A friend and client asked me the following question recently: “What happens when you hit a point where you're mostly happy with your body? How do you craft routines for maintenance?”
This is an excellent question. One thing that’s frequently misunderstood is that there should be a difference between the two.
Many people aim to complete a set goal and then quit entirely - of course, this doesn’t work, because you return right back to the bad habits that held you back from your goals in the first place. If you've ever done a "30 day challenge" and then dropped off, you know what I'm talking about.
At the same time, other people set very difficult goals and then struggle to maintain the same level of effort and attention to diet after they start seeing progress (they’ve not superhumans, after all) - so they get frustrated, lose interest, and fall off.
The compromise is the realization that maintenance and goal achievement are two separate and completely different types of training.
Building muscle or strength, or losing a significant amount of weight, are all difficult processes. You have to put in a lot of effort, pay attention to your diet, and structure your entire life around this goal if you're going to get serious results.
But what many people don’t realize is that you shouldn’t be doing this forever. Bodybuilders go through intense training and diet cycles to prepare for a competition, then relax their efforts when the competition passes. Powerlifters go through high intensity peaking phases to maximize their strength for a competition, and then go back to easier and less taxing programs the rest of the year to pave the way for the success of those peaking cycles. You lose weight on lower calories, but you can’t keep your calories rock bottom forever - you have to return to maintenance sooner or later.
These intense diet and training cycles aren’t supposed to be followed forever. Competitors and serious athletes know that they’re not just machines that can be “always on”. They push themselves hard for a little while, achieve their goals, rest and maintain, and then come back later and hit themselves again harder. You simply can’t hit yourself hard all the time - that’s a recipe for failure.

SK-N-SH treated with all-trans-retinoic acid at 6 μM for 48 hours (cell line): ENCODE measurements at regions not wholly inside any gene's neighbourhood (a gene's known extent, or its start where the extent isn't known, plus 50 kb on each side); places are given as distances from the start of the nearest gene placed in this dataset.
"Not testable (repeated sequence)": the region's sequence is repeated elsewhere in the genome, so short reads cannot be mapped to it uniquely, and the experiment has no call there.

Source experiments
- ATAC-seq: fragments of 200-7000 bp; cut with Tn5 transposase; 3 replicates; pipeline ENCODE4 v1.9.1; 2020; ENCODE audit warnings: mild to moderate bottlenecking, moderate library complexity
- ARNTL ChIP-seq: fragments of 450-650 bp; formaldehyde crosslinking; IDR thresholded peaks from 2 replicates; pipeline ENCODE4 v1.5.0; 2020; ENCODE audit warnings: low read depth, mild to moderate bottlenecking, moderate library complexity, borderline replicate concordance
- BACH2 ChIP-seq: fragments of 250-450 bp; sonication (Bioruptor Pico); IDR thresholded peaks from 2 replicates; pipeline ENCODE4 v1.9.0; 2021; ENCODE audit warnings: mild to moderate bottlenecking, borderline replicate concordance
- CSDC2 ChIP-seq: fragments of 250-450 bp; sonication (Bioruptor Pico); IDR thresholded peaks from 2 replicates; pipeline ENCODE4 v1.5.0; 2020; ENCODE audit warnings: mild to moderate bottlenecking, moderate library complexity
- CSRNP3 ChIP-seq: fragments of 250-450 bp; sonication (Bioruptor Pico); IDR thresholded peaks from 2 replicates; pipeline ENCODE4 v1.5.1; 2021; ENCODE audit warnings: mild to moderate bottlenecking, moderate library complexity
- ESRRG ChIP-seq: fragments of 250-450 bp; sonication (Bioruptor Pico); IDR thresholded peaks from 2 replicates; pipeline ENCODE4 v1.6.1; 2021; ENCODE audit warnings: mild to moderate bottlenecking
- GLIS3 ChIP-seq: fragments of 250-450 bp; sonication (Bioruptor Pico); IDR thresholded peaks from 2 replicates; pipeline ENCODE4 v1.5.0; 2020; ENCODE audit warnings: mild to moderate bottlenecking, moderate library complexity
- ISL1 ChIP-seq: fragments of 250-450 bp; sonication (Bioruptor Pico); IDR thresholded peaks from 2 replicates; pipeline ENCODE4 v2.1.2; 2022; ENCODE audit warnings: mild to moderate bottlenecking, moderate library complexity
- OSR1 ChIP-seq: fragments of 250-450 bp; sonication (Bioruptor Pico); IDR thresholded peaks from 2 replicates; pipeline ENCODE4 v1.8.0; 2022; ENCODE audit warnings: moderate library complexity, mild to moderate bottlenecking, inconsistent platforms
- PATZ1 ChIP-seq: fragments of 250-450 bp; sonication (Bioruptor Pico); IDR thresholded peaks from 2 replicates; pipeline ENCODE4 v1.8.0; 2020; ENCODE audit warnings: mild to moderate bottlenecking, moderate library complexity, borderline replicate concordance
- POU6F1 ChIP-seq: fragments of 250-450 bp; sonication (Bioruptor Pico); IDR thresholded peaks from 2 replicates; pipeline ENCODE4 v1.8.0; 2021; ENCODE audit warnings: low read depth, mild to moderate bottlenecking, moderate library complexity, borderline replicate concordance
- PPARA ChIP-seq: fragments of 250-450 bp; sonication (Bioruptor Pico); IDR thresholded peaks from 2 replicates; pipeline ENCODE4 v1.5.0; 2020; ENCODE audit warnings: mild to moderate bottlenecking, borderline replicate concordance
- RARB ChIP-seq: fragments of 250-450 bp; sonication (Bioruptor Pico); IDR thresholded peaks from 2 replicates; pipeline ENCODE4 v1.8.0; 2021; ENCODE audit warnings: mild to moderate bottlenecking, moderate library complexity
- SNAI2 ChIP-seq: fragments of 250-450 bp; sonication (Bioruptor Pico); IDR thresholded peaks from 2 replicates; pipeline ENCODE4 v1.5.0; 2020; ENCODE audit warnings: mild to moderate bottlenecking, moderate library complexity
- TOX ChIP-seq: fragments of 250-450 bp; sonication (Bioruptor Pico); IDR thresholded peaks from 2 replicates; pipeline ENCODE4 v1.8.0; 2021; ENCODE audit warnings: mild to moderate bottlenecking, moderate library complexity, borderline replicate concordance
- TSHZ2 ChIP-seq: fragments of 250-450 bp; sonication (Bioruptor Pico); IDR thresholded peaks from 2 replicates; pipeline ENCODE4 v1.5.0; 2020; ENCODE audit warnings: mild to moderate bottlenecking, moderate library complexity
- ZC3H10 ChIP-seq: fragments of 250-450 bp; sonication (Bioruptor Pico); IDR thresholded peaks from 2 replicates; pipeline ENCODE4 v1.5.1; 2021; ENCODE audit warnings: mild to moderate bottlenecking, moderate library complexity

At the same time, it’s a bad idea to simply “let go” at the end of a serious training cycle. After a few weeks or months of non-training, you quickly lose a lot of the qualities you’ve built up. Your strength suffers, your muscle starts to break down, and you’re probably regaining weight unless your diet is still carefully managed.
So what do you do?
If you’re a person who’s simply looking to maintain your current level of strength and size, and you don’t have any competitive goals, you go into a maintenance mode.
What we’ve consistently seen is that it takes much less effort to maintain existing qualities than to build them up to a greater level. That means that it’s easier to keep the weight off than to lose it, easier to maintain strength than to build it, and easier to maintain muscle than to build it.
The general recommendation is that it can take as little as ½ to ⅓ of the original volume of training to maintain the build qualities. For example, Bret Contreras ran a personal experiment where he cut down to a single half hour workout every 5 days, without seeing any loss of muscle or strength.
That means that if you’re used to training 4-6 days per week, 1-3 days/week of training is probably sufficient to hold onto your sweet results. You could also cut out your number of exercises or your number of sets per exercise (provided it’s divided up evenly) and still hit the gym 6x/week but only spend ½ to ⅓ of the time in the gym each time.
For most of us, this seems like very little - of course, most of us are dedicated to a serious program of improving our strength and size.
But maintenance phases (and permanent maintenance for those without serious athletic goals) are attractive due to the small amount of time needed. If you're a serious lifter but hit a busy time in your life, maintenance is ideal. If you're not a serious lifter but are otherwise busy with the rest of your life, consider using a maintenance style routine to minimize your gym time.
You might see a small amount of drop off initially and some further drop off over time, but in general, you’ll be able to hold on to most of your results with a much smaller relative amount of work.
What would a serious maintenance plan look like? For example:
2 Days/Week Training
Day 1 - Upper
Bench Press, Row, and 1-3 accessory exercises for arms and shoulders.
Day 2 - Lower
Squat, Deadlift, and 1-2 accessory exercises for legs.
Day 3 - (optional)
Other exercises, cardio, core, machine work, etc.
This kind of plan certainly won’t get you super jacked or strong, but it will do an amazing job of staving off the decline of your hard work. Surprise - this plan is relatively similar to a lot of the recommendations for a very generalized exercise program.
Maintenance isn’t for everyone - but it’s a sustainable long term strategy for those with very general health and wellness goals, or for those who want to temporarily back off from their training without risking losing their hard work.
- It only takes about 1/2 to 1/3 as much training to maintain the muscle and strength you build, while it takes much more to build it.
- Use this to make strategic "maintenance" phases in your training so that you can cut down on your training time in the gym when your life gets busy, or if you don't have serious athletic goals.
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Are you interested in perfecting your deadlift and building legendary strength and muscle? Check out my free ebook, Deadlift Every Day.
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